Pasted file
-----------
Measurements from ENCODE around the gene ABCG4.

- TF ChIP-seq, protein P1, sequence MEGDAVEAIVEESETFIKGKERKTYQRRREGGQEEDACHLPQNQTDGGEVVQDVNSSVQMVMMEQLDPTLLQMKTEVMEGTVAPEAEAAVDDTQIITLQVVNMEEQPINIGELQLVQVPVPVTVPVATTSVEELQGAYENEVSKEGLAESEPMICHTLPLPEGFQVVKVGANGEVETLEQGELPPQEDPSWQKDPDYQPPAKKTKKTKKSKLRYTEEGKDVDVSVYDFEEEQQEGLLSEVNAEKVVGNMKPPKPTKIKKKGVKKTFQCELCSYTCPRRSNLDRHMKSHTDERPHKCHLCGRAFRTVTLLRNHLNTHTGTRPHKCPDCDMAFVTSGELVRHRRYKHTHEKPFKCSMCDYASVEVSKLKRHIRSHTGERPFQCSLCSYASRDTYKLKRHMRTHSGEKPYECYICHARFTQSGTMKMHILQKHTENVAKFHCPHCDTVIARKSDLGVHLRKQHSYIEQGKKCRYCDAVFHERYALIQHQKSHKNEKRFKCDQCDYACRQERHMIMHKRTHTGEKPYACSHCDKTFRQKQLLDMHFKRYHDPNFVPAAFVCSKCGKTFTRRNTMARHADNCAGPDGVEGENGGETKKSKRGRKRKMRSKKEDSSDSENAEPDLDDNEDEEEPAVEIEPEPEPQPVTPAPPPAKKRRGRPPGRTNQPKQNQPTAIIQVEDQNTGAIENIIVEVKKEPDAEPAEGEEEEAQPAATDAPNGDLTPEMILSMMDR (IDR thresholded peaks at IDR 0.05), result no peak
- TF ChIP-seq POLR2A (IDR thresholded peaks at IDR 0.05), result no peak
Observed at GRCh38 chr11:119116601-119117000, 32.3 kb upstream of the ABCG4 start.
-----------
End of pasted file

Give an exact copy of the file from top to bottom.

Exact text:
Measurements from ENCODE around the gene ABCG4.

- TF ChIP-seq, protein P1, sequence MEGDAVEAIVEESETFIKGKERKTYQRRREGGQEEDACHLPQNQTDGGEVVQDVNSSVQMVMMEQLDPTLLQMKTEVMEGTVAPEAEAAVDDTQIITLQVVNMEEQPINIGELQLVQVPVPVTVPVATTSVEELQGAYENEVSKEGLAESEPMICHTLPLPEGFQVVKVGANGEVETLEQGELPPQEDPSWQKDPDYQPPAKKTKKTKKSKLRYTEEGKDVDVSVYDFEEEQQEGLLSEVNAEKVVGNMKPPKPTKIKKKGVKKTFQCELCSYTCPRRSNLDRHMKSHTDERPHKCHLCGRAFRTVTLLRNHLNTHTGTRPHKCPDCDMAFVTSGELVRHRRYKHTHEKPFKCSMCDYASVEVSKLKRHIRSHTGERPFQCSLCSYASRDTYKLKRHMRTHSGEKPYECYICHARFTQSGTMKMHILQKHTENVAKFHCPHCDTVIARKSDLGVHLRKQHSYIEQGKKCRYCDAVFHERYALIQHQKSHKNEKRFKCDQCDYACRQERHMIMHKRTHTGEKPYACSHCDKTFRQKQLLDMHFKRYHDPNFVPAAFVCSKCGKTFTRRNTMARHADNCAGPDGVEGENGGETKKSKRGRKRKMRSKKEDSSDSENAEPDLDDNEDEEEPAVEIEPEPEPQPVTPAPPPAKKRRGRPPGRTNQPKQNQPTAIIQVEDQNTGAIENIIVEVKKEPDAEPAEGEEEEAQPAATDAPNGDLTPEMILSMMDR (IDR thresholded peaks at IDR 0.05), result no peak
- TF ChIP-seq POLR2A (IDR thresholded peaks at IDR 0.05), result no peak
Observed at GRCh38 chr11:119116601-119117000, 32.3 kb upstream of the ABCG4 start.